Sport fishing is a year-round event in these mountain towns bringing in a lot of revenue, both for the locals and the state. Thus, having a beautiful lake just off of I-70 void of game fish is a real detriment. So why introduce the Arctic Char? Well, there are several reasons Sticky 2that make it the ideal candidate. Primarily, it is a known predator of the Opossum shrimp in their native home range, making it perfect for reducing the shrimp population, in theory.

Besides it being a natural predator for the shrimp, it has the potential to shift Lake Dillon from a desolate nightmare to a fisherman’s and ecologist’s dream. By introducing the Char, they brought in a species of fish that is a rarity in the lower 48 states, only occurring
in a few other continental states (Maine and New Hampshire)(FishBase). Colorado is one of two western states that currently has the Char (see the distribution map below). Aside from being a rare species (locally), it is also an incredible sport fish, it’s vibrant breeding colors and hard fighting when hooked make it a fun fish to reel in.


Above- Distribution of the Arctic Char in the USA. Tan area (Alaska) is the natural homerange. The larger spots imply larger populations. Photo credit USGS mapping.

Moving Forward

Sadly, since the introduction of the Arctic Char in 1990 there has only been a small impact on the shrimp population (CSU). This is to be expected though, as the shrimp population had a 20 year head start and is very well established. It has not been until recently that the Char was noted to be sustaining its population naturally, versus yearly stocking; which is a good sign for the Char and a very good sign for the Lake’s health as a whole.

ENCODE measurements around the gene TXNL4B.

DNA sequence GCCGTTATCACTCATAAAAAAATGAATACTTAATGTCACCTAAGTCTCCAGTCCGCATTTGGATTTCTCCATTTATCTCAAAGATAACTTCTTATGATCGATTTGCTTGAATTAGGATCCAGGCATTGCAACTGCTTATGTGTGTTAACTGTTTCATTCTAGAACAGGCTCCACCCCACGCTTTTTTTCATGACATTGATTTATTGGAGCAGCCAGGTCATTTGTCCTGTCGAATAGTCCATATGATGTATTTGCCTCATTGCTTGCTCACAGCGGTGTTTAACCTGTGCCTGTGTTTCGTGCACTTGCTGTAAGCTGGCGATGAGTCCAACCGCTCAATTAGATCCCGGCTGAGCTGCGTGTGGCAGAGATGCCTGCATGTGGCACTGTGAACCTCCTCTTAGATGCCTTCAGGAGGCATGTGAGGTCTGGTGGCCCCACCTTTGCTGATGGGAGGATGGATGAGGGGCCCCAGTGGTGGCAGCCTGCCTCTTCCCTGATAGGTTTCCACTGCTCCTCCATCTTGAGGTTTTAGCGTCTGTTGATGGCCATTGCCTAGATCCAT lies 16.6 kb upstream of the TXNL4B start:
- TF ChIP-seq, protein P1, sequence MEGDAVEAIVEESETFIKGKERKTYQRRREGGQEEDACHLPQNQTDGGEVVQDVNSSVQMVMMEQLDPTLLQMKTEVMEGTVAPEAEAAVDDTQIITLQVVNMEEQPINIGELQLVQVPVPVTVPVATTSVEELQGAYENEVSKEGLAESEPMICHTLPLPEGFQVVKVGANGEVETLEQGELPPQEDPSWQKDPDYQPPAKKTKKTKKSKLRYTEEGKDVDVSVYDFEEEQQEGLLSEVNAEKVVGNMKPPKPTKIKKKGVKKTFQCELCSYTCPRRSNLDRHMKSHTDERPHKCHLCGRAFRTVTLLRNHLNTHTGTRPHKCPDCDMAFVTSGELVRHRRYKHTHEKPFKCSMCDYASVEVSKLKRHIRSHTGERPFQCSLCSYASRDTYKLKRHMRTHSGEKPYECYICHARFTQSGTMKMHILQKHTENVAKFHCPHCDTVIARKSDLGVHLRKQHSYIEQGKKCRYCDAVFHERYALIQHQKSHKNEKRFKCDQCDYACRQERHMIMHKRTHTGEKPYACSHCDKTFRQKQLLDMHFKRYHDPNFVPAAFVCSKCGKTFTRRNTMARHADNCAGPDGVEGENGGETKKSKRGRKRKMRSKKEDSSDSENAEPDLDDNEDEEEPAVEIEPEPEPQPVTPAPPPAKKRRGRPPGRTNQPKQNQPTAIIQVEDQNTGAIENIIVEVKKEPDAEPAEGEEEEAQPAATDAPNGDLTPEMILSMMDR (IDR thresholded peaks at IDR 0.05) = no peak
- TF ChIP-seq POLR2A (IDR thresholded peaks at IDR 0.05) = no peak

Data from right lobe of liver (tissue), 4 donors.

If the Char can become well established in the lake, Lake Dillon will be the only public fishery in the lower 48 states where the Arctic Char can be caught, quickly making it a destination for sport fishers. It has been estimated that if Lake Dillon is successful in becoming a “Boutique Fishery” (a fishery specializing in a certain species), it can potentially bring in $1.3 billion annually for Colorado (Denver Post). This coupled with the potential of bringing the lake back into a healthy equilibrium makes the introduction and continual studying of the Arctic Char and Lake Dillon as a whole extremely important. By continuing to establish the fishery we are supporting a community of people and saving an aquatic community before it completely crashes.



BPA-Free: Only an Assurance


BPA-free is the new label to look for on water bottles, everybody checks for it but do they really understand what they are checking for? Bisphenol A (BPA) is a known endocrine disrupter that is believed to be contributing to the increasing rates of premature birth, reproductive cancer, prostate cancer, and other detrimental human health issues. So where is BPA? It is everywhere. It is in most plastics, receipt paper, and the inner lining of canned foods. It is in us.